Welcome to Debut Diaries — One Year On, where SCBWI-BI members share their highs (hopefully lots of these) and lows (hopefully fewer of these) of the post-publication year. 
This month, Tizzie Frankish welcomes Alison Donald, author of the picture books The New LiBEARian, Pirates in Classroom 3 and AdoraBULL, to join her for afternoon tea. After a whirlwind post-debut year, it’s a chance for Alison to put her feet up, and share her insights over a cuppa and some carefully chosen sweet treats, which reflect the mood of the months following life after debut.

Has the reality lived up to the dreams? What do you wish you’d known before the first thrills of your book birthday became a distant memory? And are launch parties and school visits really that terrifying? 

August / September 2016:  Bear-paw biscuits

My husband baked cookies in the shape of bear paws for the launch of ‘The New LiBEARian!

Finally!  My book was published and I was signing books in a bookshop.  I could even call myself an author!  What a feeling!

I was busy learning the ropes of what to do at a bookshop event, and actually forgot a pen at my launch.  Note to future authors — bring a pen for book signings… it does look more professional.  

I quickly found my way around Twitter, added an author Facebook page and my new website was up and running.  It was a very steep learning curve. 

I mainly focused on bookshop events in the beginning and working on my next book, Pirates in Classroom 3, which was due out in a year or so.

October / November 2016: Store-bought chocolate chip cookies

Homemade bear-paw cookies (made from a special cookie cutter purchased on Etsy) are nice, but really only necessary for a launch party.  Sometimes at bookshops teens hang around the free cookies… and the cookies disappear. So, it’s not a bad idea to bring some affordable ones.  And sometimes the crafts and colouring sheets go and not many books are sold.

Every author (I think?) has that bookshop visit that is a bit underwhelming.  What I learned was not to focus on how many books were sold on the day but rather how many books the shop had ordered. If a shop ordered 25 books, they always kept them in the shop to sell over time, even if only a handful sold on the day of the event.

Along the same lines, every event is an opportunity to update social media or your website.  Sometimes events spawn other events.  I was asked to do a preschool visit, where I sold a lot of books, as a result of a Guildford Waterstones Event that was fab!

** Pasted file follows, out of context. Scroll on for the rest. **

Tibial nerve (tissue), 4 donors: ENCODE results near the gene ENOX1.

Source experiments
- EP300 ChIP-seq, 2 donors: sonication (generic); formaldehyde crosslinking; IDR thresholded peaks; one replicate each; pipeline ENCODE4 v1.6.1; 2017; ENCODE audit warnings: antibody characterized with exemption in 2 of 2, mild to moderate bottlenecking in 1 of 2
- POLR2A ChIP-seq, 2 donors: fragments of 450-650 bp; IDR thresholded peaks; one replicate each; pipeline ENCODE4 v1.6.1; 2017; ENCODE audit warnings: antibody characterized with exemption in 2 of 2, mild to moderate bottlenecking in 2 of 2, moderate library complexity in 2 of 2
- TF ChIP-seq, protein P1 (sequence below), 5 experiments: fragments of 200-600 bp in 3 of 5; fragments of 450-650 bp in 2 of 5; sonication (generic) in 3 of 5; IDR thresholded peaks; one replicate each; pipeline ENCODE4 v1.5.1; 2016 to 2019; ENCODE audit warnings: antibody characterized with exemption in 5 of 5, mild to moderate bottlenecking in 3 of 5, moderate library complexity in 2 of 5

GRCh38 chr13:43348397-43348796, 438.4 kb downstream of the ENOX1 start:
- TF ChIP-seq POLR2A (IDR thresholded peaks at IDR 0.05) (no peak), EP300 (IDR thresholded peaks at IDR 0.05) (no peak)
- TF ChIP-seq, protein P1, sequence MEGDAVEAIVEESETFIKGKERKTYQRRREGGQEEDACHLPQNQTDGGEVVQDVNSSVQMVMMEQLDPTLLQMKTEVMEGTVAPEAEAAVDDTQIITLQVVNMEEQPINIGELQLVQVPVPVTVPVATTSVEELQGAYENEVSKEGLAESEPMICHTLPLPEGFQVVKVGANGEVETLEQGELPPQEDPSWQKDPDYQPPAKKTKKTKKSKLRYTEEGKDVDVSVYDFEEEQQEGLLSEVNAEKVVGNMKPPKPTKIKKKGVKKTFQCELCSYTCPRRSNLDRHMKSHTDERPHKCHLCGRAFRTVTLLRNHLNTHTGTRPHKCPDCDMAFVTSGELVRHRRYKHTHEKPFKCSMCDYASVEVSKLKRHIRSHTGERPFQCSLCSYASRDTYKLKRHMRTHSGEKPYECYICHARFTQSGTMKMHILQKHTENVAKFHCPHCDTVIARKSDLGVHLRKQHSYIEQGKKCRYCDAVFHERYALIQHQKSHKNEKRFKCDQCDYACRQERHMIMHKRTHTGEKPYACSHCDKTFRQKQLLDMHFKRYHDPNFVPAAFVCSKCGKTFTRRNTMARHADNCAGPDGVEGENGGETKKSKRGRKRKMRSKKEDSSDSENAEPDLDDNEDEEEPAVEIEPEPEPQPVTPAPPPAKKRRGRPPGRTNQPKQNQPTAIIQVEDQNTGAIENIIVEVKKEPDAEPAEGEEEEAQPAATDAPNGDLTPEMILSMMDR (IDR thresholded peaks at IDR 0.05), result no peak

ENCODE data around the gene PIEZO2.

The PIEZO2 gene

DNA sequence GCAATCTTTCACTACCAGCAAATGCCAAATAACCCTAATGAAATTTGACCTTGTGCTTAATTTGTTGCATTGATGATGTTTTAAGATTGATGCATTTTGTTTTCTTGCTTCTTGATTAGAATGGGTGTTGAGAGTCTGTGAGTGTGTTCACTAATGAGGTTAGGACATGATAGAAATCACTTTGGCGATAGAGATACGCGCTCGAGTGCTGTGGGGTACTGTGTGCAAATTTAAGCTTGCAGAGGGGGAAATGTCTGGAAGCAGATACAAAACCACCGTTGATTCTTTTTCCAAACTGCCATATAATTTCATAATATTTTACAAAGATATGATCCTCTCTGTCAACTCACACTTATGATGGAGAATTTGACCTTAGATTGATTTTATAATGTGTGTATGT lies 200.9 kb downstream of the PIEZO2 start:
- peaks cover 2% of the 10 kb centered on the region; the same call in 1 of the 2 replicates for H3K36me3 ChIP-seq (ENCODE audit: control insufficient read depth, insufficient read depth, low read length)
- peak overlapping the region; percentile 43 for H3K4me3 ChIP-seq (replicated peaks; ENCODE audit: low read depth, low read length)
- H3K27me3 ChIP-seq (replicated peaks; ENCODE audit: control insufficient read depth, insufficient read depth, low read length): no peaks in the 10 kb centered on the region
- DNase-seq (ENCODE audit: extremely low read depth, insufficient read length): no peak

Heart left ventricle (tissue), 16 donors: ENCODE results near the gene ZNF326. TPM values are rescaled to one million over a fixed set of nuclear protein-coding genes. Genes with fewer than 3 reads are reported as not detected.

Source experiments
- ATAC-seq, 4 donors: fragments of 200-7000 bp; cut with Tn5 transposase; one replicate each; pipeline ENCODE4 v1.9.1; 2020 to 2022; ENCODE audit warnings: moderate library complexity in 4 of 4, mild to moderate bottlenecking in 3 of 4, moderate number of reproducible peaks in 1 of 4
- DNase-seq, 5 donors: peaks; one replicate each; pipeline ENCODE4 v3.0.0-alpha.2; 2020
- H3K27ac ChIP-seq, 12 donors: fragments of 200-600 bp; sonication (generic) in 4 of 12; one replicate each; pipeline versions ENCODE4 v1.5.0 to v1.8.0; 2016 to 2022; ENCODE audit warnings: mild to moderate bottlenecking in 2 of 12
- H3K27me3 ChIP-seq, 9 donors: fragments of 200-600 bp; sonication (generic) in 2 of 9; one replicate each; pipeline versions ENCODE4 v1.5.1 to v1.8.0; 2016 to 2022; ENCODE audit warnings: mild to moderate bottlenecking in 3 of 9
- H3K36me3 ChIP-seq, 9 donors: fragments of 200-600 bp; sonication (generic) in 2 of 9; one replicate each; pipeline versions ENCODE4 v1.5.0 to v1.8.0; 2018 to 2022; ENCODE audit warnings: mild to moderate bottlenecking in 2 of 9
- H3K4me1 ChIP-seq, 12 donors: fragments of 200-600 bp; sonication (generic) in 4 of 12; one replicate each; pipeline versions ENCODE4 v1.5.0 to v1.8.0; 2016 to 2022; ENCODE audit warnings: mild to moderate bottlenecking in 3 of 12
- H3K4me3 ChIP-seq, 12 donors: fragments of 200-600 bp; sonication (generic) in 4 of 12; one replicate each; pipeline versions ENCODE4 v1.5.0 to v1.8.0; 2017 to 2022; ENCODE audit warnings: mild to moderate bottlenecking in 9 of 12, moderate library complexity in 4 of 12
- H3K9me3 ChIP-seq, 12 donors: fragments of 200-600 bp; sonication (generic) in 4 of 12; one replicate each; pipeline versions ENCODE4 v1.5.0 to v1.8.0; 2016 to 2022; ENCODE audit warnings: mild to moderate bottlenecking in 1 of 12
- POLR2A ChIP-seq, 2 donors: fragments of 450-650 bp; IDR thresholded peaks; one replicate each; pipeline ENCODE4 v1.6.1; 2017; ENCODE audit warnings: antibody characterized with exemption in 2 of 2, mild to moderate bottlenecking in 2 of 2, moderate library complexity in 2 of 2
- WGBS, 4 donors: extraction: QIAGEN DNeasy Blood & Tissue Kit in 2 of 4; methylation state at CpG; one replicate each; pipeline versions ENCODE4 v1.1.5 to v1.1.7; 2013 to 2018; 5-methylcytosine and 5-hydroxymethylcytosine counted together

February/ March: American Pie, Nanaimo bars (Canada), Chocotorta (South America)

Over the course of the year, The New LiBEARian sold rights in over eight countries:  the USA, Canada (hooray!  that’s where I’m from!), the Phillipines, Lithuania, Slovenia, Korea, China.  How exciting!  But it was in March that Maverick Arts sent me a Spanish version of my book to be distributed in Mexico (a place I love) and South America.  This was fabulous! 

We picture-book authors are expected to cut and cut until we have very few words, so I had to laugh at how many words the Spanish edition had!  A lot! I sat down with my kids and checked out the Spanish versions of their names featured in this co-edition.

August 2017:  It could only be banana cream pie… my favourite!

What a whirlwind of a year!  Pirates in Classroom 3 was due to be released in October, so I was setting up my launch and more events.  My third picture book, AdoraBULL, with Maverick Arts, was also in the pipeline.  

The New LiBEARian was chosen to be part of the Summer Reading Challenge and also nominated for the Sheffield Children’s Book Award.  All very exciting stuff, spawning library events and an awards ceremony in November. 

Juggling the kids, my part-time job, and this writing gig was starting to get tricky, but I was loving every minute of it!  And still am.  


Born and raised in Ontario, Canada, Alison now lives in Farnham with her British husband and three young children.  She works as a Paediatric Occupational Therapist and has over ten years of experience helping children with special needs reach their potential.

Alison has been writing stories since she was a child.  After years of scribbling story ideas on envelopes and scrap paper, Alison finally joined the Society of Children’s Book Writers and Illustrators in 2014 and with their support, her writing took off.  author's website
@alisondonald7 on Twitter
Alison Donald Children’s Author on Facebook

By day, Tizzie Frankish is a mum to two boisterous boys and a part-time university tutor; by night, she's an agented writer who is plagued by her characters. She writes better in her dreams than she does in the cold light of day (thank goodness for edits!) and she’s currently working on a number of Young Fiction stories. Her works are often humorous and more often than not include animals, even if she starts out thinking they won’t.

@tizzief on Twitter

1 comment:

  1. Great to have met up with you again Alison and great to have read about your year. All the best, Paul. xx


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